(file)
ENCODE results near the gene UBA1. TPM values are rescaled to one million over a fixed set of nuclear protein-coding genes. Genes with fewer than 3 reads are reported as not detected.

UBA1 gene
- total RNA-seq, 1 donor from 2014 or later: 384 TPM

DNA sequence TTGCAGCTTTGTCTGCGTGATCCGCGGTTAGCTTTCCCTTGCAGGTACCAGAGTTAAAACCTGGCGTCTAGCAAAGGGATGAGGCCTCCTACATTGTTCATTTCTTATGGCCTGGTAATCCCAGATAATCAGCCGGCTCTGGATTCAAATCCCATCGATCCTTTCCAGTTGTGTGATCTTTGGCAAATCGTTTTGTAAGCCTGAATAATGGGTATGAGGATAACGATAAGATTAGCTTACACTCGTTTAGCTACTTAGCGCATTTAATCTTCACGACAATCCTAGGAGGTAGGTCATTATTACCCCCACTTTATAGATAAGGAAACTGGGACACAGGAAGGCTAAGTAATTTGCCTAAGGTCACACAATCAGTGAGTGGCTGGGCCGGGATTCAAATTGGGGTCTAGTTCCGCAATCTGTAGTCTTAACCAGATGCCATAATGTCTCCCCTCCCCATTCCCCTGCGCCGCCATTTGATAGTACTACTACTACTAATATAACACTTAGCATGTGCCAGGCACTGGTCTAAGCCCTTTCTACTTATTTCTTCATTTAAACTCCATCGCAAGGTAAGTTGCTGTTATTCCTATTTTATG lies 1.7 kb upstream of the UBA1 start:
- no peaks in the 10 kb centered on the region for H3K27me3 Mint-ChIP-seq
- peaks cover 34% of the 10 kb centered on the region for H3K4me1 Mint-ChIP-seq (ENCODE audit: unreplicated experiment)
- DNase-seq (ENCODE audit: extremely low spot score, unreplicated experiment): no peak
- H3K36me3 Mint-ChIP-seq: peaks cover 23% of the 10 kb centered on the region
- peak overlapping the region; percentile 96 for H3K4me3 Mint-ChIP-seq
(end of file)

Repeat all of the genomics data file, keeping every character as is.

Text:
ENCODE results near the gene UBA1. TPM values are rescaled to one million over a fixed set of nuclear protein-coding genes. Genes with fewer than 3 reads are reported as not detected.

UBA1 gene
- total RNA-seq, 1 donor from 2014 or later: 384 TPM

DNA sequence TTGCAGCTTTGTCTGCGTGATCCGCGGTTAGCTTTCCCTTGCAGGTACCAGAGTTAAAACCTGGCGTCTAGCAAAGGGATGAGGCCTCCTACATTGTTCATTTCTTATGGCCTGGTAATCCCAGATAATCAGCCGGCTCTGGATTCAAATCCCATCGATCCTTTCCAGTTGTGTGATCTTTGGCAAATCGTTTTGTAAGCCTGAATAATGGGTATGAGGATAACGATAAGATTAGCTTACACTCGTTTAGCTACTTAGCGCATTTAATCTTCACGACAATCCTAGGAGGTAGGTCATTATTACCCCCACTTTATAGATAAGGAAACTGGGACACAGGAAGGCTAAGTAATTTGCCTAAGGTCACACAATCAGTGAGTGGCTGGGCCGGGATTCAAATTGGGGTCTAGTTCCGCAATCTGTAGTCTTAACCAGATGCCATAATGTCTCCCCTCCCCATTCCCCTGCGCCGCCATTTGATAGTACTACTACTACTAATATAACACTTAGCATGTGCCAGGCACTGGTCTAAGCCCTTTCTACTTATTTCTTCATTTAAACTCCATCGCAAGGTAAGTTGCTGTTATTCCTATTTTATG lies 1.7 kb upstream of the UBA1 start:
- no peaks in the 10 kb centered on the region for H3K27me3 Mint-ChIP-seq
- peaks cover 34% of the 10 kb centered on the region for H3K4me1 Mint-ChIP-seq (ENCODE audit: unreplicated experiment)
- DNase-seq (ENCODE audit: extremely low spot score, unreplicated experiment): no peak
- H3K36me3 Mint-ChIP-seq: peaks cover 23% of the 10 kb centered on the region
- peak overlapping the region; percentile 96 for H3K4me3 Mint-ChIP-seq